Hurricane Harvey has devastated parts of southeast Texas.
Record rainfall and catastrophic flooding have created a disaster in the area, especially in Houston, the fourth-largest city in the United States. As much as 50 inches of rain could accumulate in the area by Wednesday.
At least nine people have been killed, tens of thousands are temporarily displaced and hundreds of thousands will need Federal Emergency Management Agency assistance. More than 2,000 people required water rescue. Nearly 7 million people have been affected.
If you live in southeast Texas, there's a lot you can do.
You can volunteer to help through All Hands Volunteers and Volunteer Houston. If you're able to donate blood, the Houston Chronicle recommends donating to Carter BloodCare and the South Texas Blood and Tissue Center. You can help stock the Houston Food Bank, the Food Bank of Corpus Christi and the Texas Diaper Bank. And contact the SPCA of Texas and other animal welfare organizations if you're able to help care for displaced pets and animals.
If you live anywhere else, you've got your wallet. And most experts in disaster relief will tell you that the best way you can help in a place far from where you live is to send money, not stuff.
The US Agency for International Development explains why.
"Unlike material donations, cash involves no transportation costs, shipping delays, or customs fees," the agency says. "It also enables relief organizations to spend more time providing aid by spending less time managing goods."
If you're considering donating to a charity, do your homework. Charity Navigator has a guide to the organizations operating in areas hit by Harvey.
Here are some options.
The ones listed above all accept donations. Check them out. You'll find some more listed below. Local groups can often be the most effective ones in relief situations.
Houston Mayor Sylvester Turner established this general fund to support those affected by the hurricane after receiving an "overwhelming number of inquiries from citizens and companies who want to help." It's administered through Greater Houston Community Foundation. Donate here.
The Red Cross has been criticized at times for how it's handled past relief efforts. So it's worth a bit of research before you decide whether you're comfortable giving them your money. Former President Barack Obama seems comfortable recommending them these days.
Regardless, the organization is on the ground in southeast Texas, helping provide shelter and services to flood victims. You can donate $10 by texting 90999 and give any amount on the Red Cross website.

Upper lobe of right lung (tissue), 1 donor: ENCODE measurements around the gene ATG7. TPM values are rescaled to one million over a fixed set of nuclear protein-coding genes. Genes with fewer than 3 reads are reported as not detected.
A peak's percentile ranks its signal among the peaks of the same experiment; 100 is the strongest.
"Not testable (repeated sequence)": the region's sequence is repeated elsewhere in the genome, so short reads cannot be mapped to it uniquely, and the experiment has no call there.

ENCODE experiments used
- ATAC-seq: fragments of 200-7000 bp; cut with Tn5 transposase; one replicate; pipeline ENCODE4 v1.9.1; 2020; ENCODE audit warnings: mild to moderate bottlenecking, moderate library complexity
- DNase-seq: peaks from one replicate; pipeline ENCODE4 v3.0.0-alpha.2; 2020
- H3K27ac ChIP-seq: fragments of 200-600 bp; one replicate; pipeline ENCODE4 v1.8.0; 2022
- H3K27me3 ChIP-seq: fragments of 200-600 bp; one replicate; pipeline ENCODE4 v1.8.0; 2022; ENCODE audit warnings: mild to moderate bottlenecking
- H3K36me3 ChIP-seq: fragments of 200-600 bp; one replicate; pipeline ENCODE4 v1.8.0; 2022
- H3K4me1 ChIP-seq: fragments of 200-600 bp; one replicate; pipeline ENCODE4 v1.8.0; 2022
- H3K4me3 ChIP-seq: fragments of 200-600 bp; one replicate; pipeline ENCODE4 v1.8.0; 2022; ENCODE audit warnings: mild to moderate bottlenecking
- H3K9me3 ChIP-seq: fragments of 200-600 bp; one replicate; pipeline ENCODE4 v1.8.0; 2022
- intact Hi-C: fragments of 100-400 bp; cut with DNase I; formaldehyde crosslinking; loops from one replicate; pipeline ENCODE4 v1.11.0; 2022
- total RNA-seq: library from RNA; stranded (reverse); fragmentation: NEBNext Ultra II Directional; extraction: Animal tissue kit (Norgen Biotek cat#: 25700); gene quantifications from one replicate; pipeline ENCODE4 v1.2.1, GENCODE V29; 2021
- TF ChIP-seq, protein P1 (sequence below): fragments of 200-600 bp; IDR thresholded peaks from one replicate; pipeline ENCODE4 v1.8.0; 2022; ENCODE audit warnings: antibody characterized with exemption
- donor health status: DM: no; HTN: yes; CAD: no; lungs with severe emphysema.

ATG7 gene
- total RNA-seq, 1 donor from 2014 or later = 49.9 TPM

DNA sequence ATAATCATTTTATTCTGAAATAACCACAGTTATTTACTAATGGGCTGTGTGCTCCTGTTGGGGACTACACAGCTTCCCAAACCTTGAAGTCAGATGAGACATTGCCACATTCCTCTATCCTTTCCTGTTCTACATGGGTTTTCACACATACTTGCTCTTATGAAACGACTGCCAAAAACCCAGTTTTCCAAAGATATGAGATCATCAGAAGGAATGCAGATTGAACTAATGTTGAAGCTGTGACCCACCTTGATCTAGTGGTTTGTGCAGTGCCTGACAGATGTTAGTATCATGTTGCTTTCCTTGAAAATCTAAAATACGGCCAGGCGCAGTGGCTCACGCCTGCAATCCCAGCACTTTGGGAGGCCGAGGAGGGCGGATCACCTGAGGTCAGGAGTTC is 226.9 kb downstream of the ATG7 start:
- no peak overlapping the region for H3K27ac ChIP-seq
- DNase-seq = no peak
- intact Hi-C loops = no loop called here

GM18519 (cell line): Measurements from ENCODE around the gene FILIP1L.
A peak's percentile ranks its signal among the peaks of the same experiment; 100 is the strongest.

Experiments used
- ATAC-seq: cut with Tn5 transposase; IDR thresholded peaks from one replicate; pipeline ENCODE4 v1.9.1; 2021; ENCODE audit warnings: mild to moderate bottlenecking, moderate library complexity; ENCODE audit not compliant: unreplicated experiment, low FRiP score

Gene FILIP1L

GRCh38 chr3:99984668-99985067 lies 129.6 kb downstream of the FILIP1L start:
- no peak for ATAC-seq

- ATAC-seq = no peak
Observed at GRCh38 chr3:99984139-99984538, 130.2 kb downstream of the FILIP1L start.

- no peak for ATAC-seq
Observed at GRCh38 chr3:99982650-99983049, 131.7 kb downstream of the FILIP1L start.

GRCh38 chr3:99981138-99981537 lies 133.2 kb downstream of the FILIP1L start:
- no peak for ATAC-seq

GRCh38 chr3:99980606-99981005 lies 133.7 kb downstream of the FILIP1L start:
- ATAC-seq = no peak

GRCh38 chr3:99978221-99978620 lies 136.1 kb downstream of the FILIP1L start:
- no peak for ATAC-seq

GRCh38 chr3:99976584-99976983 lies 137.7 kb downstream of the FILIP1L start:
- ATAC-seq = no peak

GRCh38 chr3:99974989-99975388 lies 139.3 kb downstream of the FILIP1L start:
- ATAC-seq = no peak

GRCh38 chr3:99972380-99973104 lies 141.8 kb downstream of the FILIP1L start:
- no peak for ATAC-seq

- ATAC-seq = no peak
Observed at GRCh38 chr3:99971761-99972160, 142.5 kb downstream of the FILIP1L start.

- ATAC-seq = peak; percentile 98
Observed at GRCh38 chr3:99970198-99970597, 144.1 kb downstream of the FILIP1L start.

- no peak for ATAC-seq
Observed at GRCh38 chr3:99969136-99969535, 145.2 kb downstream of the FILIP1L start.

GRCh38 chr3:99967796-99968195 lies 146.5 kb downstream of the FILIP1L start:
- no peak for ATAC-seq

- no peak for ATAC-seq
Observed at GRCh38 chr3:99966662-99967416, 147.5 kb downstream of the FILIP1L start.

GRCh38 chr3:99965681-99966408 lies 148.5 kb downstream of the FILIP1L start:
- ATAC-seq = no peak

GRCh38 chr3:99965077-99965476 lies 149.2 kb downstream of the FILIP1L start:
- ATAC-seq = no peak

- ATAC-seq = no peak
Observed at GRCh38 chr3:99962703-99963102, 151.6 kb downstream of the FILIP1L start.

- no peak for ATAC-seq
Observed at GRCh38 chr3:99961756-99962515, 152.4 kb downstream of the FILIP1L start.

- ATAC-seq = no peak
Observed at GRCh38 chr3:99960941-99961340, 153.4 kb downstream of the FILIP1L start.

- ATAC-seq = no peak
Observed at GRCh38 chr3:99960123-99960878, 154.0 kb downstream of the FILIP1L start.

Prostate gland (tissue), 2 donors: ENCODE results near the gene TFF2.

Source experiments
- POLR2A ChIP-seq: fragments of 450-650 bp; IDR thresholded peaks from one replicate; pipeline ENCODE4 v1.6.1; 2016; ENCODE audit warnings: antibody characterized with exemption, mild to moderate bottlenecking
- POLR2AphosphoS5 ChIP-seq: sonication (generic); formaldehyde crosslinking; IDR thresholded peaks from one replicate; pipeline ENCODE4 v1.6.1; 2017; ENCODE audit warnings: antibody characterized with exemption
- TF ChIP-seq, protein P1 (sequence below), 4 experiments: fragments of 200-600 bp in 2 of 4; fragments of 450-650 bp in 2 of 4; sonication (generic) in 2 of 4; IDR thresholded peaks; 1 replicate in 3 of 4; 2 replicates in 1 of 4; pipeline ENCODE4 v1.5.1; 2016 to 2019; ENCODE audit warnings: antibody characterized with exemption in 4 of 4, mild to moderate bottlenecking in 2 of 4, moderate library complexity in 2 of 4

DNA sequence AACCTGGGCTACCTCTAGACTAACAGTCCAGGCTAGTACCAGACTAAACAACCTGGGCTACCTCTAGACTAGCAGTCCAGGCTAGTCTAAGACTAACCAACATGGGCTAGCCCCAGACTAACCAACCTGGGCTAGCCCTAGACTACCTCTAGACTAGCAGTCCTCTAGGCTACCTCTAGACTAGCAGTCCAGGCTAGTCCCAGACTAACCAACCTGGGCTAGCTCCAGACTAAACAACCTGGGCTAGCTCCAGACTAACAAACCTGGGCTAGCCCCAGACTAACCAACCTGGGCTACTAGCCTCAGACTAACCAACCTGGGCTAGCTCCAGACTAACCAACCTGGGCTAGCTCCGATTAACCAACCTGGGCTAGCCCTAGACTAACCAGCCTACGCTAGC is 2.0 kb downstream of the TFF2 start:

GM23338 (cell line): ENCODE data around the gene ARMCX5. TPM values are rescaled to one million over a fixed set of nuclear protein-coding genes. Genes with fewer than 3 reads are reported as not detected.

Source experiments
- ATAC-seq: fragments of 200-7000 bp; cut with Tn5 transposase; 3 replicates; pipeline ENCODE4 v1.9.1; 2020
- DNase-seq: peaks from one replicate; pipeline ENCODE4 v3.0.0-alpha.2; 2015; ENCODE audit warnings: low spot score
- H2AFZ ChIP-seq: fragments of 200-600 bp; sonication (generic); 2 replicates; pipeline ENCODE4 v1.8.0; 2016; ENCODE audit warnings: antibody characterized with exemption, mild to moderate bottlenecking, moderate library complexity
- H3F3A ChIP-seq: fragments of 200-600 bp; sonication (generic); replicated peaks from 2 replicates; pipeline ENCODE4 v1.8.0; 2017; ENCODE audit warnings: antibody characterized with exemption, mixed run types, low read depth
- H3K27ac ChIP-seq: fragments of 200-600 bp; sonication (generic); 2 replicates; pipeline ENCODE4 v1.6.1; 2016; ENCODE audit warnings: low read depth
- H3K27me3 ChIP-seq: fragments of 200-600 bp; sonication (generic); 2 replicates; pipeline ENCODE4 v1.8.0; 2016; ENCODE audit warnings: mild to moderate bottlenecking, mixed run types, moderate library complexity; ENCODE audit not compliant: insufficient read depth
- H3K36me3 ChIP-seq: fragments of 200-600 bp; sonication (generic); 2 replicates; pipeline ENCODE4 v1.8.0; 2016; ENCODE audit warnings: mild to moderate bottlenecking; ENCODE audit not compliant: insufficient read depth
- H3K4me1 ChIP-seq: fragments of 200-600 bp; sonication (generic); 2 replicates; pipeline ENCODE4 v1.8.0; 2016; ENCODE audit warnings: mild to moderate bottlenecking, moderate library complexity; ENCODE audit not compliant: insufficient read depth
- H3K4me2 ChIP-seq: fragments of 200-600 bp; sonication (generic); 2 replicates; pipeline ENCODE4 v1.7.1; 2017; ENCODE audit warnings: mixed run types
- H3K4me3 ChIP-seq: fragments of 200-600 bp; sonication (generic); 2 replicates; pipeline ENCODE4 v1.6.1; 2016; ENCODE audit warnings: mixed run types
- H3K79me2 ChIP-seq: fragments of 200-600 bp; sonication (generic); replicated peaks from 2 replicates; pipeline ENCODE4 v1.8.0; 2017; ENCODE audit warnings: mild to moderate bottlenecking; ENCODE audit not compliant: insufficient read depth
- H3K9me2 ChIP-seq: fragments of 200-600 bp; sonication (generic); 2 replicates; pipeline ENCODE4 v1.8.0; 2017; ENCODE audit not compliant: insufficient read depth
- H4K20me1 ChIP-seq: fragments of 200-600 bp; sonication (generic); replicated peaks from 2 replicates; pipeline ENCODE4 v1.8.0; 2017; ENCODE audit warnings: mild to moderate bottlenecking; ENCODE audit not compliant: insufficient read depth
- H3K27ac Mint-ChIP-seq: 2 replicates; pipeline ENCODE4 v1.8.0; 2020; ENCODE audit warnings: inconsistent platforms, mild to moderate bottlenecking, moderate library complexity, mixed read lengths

The charity crowdfunding site is aiming to raise $2 million for Harvey relief. More than 9,000 people have donated nearly $800,000 as of Tuesday morning.
Here's where GlobalGiving says the money will go: "All donations to this fund will support recovery and relief efforts for Hurricane Harvey. Initially, the fund will help first responders meet survivors' immediate needs for food, fuel, clean water, hygiene products, and shelter. Once initial relief work is complete, this fund will support longer-term recovery efforts run by local, vetted organizations in the Gulf Coast."
Direct Relief specializes in medical aid. It's supporting clinics and community health centers to provide care and supplies.
AmeriCares is a health-focused organization. "Right now, AmeriCares is in Texas, distributing water, aid and mobilizing medical outreach with our local partners." Donate here.
Portlight has been assisting persons with disabilities affected by Harvey, in coordination with the Texas government, the Houston mayor's office and FEMA.
The United Way of Greater Houston is collecting general funds for flood relief. You can donate by texting UWFLOOD to 41444 or by visiting their website.
This global charity with a reputation for good work in some of the roughest conflict zones around the world is working to setup child-friendly spaces in shelters around Texas. There's one open in San Antonio and others are slated to open in Houston on Thursday. You can donate by texting HURRICANE to 20222 or by going to their website.
About a dozen Houston mosques are currently housing men, women and children displaced by the storm. And not just from the Muslim community. If you'd like to support their effort, you can visit the website of the Islamic Society of Greater Houston.
This is not a comprehensive list of organizations providing aid after Hurricane Harvey. It may be updated. Consider recommending an organization in the comments below.
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